The projects selected will foster innovation in the technologies and methods used to generate geothermal energy, which will help strengthen US energy security and increase America's competitiveness in the global clean energy economy. Continued innovation and technical advances will also help geothermal energy to play an important role in achieving President Obama's goal of generating 80 percent of US electricity from clean energy sources by 2035.
"Through these eight projects, the Department of Energy is investing in new technologies that will further develop the nation's geothermal resources and help diversify our energy portfolio," said Secretary Chu. "By investing in geothermal research and development, we are investing in our nation's energy future and creating opportunities for energy innovation in the US."The projects aim to develop fundamentally new ways of producing electricity from the Earth's heat. Selected projects will conduct feasibility studies in Phase I, including technical and economic modeling and component design for technologies that recover geothermal heat for electricity production. If selected for Phase II, projects will then validate the designs in real-world environments. The selected projects are part of the Department's comprehensive efforts to reduce the cost of geothermal energy to be competitive with conventional sources of electricity.
Selected awardees are as follows:
GeoTek Energy, LLC (Midland, Texas) - up to $2.85 million. The Gravity Head Energy System project will study the technical feasibility of a new generation of gravity-driven downhole pump.
Gtherm, Inc. (Westport, Connecticut) - up to $200,000. The Single Well Engineered Geothermal Systems project will investigate the technical feasibility, heat extraction potential, and cost impact of a single well geothermal system.
Lawrence Berkeley National Laboratory (Berkeley, California) - up to $4.99 million. The Geothermal Energy Coupled with CCS: Heat Recovery Using an Innovative High Efficiency Supercritical CO2 Turboexpansion Cycle project will develop new ways to produce electricity from superheated and pressurized carbon dioxide (CO2) in deep geothermal formations.
Lawrence Livermore National Laboratory (Livermore, California) - up to $874,000. The Active Management of Integrated Geothermal - CO2 Storage Reservoirs: An Approach to Improve Energy Recovery and Mitigate Risk project will study the technical and economic feasibility of integrating geothermal energy production with carbon capture and storage.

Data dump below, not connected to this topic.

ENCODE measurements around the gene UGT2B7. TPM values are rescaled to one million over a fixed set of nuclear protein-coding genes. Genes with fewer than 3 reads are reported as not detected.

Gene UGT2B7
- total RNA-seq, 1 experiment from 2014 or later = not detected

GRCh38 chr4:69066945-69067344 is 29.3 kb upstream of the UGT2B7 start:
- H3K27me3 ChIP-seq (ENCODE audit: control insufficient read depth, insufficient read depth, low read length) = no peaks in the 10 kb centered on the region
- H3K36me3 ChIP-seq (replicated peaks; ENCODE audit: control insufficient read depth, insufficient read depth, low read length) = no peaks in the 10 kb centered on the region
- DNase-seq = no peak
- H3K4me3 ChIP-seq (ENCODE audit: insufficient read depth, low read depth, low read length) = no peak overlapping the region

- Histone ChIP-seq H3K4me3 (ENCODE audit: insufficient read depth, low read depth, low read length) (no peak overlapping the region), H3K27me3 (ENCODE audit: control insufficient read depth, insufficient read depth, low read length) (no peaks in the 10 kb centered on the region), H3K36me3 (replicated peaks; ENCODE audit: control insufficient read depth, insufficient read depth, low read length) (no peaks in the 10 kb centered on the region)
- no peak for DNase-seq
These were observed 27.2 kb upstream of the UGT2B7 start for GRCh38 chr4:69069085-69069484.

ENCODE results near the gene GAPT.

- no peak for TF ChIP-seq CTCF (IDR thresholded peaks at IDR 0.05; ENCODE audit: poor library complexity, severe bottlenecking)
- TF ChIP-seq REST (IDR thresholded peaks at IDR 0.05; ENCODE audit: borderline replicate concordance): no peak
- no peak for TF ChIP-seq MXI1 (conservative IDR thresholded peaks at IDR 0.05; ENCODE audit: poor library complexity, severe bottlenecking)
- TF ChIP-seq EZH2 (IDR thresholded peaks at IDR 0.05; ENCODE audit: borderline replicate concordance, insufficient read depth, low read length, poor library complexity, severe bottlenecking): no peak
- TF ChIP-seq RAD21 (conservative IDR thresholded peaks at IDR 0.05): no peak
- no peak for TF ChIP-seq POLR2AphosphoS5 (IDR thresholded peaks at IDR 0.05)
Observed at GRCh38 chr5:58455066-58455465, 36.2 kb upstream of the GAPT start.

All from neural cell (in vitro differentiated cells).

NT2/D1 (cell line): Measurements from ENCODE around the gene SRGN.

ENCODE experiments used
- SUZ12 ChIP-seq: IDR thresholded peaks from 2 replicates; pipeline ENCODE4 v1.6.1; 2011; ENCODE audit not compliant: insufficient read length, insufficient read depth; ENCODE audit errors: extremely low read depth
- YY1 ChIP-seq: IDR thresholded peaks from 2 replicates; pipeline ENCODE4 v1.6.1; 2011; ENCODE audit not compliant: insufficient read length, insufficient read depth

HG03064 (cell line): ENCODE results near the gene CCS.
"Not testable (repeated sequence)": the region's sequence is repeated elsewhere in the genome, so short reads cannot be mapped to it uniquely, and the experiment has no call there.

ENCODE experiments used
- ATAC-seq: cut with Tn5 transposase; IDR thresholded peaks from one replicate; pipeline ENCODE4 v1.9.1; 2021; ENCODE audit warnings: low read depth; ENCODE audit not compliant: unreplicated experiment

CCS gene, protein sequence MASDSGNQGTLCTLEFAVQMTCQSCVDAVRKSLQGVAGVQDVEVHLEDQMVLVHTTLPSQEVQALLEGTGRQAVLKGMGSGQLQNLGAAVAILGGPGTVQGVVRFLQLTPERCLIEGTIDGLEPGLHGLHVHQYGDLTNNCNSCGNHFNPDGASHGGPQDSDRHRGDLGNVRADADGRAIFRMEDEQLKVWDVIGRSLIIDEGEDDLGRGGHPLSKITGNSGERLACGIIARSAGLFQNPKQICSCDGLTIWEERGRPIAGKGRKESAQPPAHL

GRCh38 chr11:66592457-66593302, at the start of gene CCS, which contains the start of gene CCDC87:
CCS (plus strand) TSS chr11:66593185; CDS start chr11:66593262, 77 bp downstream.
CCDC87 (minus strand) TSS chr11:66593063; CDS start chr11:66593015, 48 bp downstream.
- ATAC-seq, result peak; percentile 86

Louisiana State University (Baton Rouge, Louisiana) - up to $997,000. The Zero Mass Withdrawal, Engineered Convection and Wellbore Energy Conversion project will evaluate the technical and economic feasibility of technologies that circulate reservoir fluids to increase heat extraction.
Physical Optics Corporation (Torrance, California) - up to $200,000. The Heat Extraction from Geothermal Systems project will investigate the technical feasibility, heat extraction potential, and cost impact of an innovative wellbore condenser technology. This technology converts hot vapor into cooler liquids at high efficiencies, which could help generate greater geothermal power.
Terralog Technologies USA, Inc. (Monrovia, California) - up to $541,000. The Advanced Horizontal Well Recirculation Systems for Geothermal Energy Recovery project will investigate and develop advanced geothermal well designs that optimize combinations of vertical and horizontal wells.
University of Utah (Salt Lake City, Utah) - up to $671,000. The Novel Development of Geothermal Systems in the United States project will assess the electric generating capacity, economics, and environmental impacts of developing deep sedimentary and crystalline reservoirs throughout the entire United States.
DOE's Geothermal Technologies Program works in partnership with U.S. industry to establish geothermal energy as an economically competitive contributor to the U.S. energy supply. For more information about the program and selections, see the Geothermal Technologies Program's website.
© 2011, Richard Matthews. All rights reserved.
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